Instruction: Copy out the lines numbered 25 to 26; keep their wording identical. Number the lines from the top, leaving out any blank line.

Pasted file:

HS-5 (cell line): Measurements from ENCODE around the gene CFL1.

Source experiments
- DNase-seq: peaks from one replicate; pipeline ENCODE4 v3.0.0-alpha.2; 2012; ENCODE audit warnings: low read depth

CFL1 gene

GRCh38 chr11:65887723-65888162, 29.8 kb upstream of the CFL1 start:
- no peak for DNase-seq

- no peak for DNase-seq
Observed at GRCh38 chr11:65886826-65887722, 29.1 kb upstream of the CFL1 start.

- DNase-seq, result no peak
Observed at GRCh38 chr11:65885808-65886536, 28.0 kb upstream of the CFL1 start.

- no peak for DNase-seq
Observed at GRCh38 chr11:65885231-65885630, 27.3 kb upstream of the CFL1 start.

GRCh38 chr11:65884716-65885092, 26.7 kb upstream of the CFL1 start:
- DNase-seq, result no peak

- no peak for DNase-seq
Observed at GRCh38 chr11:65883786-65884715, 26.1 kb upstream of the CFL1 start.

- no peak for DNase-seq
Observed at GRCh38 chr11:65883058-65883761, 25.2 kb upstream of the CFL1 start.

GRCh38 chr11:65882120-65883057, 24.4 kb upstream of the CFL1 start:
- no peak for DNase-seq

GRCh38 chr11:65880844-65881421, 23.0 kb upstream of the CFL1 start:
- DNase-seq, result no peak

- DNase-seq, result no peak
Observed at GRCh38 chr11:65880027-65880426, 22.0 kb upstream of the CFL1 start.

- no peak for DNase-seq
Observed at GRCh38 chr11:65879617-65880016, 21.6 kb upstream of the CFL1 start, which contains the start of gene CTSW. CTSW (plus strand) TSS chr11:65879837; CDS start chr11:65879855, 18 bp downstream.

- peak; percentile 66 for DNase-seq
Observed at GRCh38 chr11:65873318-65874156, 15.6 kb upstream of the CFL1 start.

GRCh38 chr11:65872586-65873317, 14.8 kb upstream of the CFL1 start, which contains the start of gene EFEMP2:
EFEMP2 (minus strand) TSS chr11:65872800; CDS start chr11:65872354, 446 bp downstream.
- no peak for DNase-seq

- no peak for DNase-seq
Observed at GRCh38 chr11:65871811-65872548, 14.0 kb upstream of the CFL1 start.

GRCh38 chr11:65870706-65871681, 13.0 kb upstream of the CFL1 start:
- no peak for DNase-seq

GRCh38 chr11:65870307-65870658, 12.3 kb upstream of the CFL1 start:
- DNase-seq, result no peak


- no peak for DNase-seq
Observed at GRCh38 chr11:65879617-65880016, 21.6 kb upstream of the CFL1 start, which contains the start of gene CTSW. CTSW (plus strand) TSS chr11:65879837; CDS start chr11:65879855, 18 bp downstream.